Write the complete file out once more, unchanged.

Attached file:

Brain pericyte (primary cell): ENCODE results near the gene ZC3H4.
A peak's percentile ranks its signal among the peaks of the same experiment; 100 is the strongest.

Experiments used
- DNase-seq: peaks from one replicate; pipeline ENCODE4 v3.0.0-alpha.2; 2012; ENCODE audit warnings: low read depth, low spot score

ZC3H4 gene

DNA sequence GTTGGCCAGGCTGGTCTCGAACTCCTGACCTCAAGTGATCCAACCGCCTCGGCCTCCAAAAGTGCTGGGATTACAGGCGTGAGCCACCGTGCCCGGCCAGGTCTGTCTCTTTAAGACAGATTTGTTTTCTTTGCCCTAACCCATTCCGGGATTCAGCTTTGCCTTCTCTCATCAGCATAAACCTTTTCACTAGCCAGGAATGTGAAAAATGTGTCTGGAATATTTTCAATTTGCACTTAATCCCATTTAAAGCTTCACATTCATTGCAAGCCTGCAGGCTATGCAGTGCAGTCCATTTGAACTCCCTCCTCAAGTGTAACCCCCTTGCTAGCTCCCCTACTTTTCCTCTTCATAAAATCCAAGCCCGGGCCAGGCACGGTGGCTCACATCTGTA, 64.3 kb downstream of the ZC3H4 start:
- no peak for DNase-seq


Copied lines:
Brain pericyte (primary cell): ENCODE results near the gene ZC3H4.
A peak's percentile ranks its signal among the peaks of the same experiment; 100 is the strongest.

Experiments used
- DNase-seq: peaks from one replicate; pipeline ENCODE4 v3.0.0-alpha.2; 2012; ENCODE audit warnings: low read depth, low spot score

ZC3H4 gene

DNA sequence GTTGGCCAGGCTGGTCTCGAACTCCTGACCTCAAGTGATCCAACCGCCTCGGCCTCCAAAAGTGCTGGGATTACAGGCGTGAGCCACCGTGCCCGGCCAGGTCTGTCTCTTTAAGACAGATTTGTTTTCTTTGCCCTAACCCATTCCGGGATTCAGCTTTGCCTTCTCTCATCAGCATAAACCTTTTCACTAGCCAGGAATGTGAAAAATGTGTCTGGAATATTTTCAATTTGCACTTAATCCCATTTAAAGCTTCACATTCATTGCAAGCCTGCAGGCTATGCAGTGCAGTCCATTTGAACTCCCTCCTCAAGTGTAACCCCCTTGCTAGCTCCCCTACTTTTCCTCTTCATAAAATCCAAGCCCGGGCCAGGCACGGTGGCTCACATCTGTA, 64.3 kb downstream of the ZC3H4 start:
- no peak for DNase-seq